Bond Market Action Signals Inflation Dead Ahead

By on October 7, 2010

Scott Grannis has an excellent post on the recent action in the bond market indicating deflation risk is on the wane.

The interesting part of the bond market action, however, is in the TIPS market, where yields have plunged by much more than Treasury yields, and in the long end of the Treasury curve, where the spread between 10 and 30-yr Treasuries has widened to its steepest level ever. Since the end of August, when QE2 expectations started to heat up, 10-yr Treasury yields have declined by 10 bps, whereas 10-yr TIPS real yields have dropped by 50 bps. That’s a 40 bps increase in annual inflation expectations over the next 10 years. Using the more sensitive measure of inflation expectations—the 5-yr, 5-yr forward breakeven rate—inflation expectations have jumped almost 50 bps since the end of August (see top chart). The spread between 10- and 30-yr Treasuries has shot up to a record-breaking high of 127 bps, up from 105 bps at the end of August.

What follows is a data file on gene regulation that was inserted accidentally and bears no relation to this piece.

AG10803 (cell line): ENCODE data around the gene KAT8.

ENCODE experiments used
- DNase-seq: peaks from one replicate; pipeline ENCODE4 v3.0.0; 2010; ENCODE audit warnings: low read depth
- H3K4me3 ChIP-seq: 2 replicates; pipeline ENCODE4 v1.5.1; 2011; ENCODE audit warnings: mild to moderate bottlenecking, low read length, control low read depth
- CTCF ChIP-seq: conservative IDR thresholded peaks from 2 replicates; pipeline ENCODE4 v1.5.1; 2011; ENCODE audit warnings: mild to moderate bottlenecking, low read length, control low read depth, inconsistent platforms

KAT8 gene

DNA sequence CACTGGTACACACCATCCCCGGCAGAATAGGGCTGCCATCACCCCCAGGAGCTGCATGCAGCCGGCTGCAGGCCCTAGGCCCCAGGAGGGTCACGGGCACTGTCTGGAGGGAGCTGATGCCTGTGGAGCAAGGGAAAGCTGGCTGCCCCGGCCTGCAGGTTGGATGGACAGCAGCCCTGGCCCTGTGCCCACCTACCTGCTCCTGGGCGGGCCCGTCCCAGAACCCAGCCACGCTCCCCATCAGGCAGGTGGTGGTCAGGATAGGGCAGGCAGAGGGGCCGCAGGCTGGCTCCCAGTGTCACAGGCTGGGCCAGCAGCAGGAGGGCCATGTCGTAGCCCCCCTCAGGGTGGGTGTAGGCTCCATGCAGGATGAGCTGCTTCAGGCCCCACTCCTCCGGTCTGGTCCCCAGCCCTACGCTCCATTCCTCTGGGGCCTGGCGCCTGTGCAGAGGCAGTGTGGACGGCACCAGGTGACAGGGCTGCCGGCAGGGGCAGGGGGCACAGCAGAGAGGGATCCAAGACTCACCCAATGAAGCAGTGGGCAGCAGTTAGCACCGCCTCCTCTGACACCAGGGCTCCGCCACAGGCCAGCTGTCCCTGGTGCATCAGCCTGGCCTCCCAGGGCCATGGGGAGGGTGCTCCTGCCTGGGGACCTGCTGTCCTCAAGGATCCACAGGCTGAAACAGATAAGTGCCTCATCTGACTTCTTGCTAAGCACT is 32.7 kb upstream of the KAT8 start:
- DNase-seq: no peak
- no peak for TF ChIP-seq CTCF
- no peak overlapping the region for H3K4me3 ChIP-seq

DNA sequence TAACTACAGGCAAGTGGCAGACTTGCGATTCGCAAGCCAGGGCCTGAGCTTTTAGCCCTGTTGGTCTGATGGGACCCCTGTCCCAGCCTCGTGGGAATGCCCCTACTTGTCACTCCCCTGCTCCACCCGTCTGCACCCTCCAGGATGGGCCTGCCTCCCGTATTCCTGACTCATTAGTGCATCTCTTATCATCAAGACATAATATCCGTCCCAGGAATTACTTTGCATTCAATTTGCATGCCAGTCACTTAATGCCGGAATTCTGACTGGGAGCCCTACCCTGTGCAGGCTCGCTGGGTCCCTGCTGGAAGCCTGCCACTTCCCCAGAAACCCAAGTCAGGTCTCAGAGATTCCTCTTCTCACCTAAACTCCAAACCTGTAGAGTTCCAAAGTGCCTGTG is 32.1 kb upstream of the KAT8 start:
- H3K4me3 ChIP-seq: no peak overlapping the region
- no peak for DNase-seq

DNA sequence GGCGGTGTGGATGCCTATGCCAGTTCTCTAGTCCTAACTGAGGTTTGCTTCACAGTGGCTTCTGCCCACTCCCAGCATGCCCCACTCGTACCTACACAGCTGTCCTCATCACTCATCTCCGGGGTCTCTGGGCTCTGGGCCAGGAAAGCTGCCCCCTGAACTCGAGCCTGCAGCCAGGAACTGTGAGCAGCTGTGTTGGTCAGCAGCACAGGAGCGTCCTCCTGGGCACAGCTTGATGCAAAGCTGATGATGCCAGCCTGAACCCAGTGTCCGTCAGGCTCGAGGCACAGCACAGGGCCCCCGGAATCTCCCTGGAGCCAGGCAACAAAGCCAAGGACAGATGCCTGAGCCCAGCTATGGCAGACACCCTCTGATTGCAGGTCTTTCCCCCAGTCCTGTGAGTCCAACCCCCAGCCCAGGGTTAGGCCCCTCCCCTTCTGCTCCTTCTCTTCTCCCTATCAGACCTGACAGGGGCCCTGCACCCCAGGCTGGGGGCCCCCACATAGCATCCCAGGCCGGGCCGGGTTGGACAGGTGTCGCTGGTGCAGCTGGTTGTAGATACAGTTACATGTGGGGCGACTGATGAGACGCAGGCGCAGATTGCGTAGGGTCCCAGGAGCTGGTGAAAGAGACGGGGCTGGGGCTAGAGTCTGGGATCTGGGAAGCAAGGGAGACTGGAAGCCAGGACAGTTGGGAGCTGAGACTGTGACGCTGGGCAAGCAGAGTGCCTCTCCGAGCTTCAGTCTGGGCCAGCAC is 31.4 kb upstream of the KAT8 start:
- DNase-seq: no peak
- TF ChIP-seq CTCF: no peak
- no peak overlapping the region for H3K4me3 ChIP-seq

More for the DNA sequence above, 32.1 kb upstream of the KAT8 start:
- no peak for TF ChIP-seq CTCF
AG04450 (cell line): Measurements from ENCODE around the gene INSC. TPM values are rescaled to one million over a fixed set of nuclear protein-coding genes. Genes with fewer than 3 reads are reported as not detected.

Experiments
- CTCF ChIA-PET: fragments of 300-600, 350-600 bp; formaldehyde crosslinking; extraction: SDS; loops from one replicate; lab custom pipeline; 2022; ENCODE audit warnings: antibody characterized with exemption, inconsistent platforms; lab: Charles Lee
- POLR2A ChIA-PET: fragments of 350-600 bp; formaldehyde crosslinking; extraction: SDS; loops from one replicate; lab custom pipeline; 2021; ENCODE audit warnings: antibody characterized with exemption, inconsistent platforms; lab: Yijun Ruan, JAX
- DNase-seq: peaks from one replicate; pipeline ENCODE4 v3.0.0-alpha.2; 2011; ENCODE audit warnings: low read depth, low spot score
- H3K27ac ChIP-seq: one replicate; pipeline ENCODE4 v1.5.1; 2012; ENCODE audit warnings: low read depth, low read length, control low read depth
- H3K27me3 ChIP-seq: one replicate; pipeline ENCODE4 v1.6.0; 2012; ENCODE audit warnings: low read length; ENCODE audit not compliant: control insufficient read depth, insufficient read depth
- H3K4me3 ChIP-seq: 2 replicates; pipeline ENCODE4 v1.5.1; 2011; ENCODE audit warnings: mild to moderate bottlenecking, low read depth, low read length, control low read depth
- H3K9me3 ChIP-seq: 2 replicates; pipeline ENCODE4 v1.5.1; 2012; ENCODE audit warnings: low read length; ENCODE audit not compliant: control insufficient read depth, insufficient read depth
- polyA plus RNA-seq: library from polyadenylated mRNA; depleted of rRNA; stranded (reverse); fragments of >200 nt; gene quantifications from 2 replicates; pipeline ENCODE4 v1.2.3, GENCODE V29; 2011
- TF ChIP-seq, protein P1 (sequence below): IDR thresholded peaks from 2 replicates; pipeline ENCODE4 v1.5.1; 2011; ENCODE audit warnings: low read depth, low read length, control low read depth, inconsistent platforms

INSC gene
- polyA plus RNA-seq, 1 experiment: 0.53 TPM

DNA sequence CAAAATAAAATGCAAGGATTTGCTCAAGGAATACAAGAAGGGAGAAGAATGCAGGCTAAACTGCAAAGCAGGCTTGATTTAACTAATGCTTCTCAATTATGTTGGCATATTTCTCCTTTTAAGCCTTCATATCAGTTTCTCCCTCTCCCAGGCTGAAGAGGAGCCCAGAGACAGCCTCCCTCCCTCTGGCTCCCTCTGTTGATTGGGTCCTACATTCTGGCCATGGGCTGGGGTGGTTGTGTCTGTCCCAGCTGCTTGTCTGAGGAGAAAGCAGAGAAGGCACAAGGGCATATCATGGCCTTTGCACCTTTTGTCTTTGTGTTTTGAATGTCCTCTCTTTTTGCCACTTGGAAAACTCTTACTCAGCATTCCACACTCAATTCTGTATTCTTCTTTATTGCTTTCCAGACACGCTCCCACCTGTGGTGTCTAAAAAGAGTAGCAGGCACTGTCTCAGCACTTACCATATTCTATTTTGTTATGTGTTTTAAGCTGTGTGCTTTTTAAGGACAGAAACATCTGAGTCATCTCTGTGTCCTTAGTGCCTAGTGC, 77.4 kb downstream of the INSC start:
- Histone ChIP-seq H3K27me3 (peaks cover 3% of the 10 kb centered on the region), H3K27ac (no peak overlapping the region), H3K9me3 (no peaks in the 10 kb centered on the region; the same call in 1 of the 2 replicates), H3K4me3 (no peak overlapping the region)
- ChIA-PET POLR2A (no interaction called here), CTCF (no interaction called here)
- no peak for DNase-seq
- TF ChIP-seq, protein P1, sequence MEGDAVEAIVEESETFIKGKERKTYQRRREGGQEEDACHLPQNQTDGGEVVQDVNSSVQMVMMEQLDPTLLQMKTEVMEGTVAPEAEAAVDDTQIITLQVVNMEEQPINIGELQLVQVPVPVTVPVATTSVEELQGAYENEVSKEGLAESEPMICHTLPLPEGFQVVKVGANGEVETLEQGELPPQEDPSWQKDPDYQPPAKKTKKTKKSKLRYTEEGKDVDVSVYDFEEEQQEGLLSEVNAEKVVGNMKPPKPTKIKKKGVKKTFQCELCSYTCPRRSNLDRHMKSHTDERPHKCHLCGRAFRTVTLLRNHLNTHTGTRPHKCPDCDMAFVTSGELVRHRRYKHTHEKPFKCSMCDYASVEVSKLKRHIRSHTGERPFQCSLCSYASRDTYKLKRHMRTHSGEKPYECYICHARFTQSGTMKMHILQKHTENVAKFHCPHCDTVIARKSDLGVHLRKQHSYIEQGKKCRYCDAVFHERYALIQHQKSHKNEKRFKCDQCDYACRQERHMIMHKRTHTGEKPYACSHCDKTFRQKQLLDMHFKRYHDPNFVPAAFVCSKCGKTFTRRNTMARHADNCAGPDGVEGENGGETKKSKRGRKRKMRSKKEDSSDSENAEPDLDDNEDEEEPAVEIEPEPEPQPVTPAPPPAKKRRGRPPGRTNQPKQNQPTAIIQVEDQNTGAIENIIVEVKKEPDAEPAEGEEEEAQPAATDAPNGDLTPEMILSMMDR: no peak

Note in the second chart above how the drop in Treasury yields in late 2008 reflected deflationary fears (with inflation expected to average zero over the subsequent 10 years), whereas the current drop reflects inflationary fears.

So the market is saying that it has little doubt that the Fed will ramp up its quantitative easing efforts, and almost no doubt that this will prove inflationary in the years to come. The plunging dollar and the soaring price of gold fully support this interpretation.

This is the best evidence you can find that deflation risk has evaporated. The question now is not how low inflation will be, it’s how high it will be in the years to come.

Grannis has also posted this nice chart indicating how relatively expensive TIPS are:

Source: Calafia Beach Pundit

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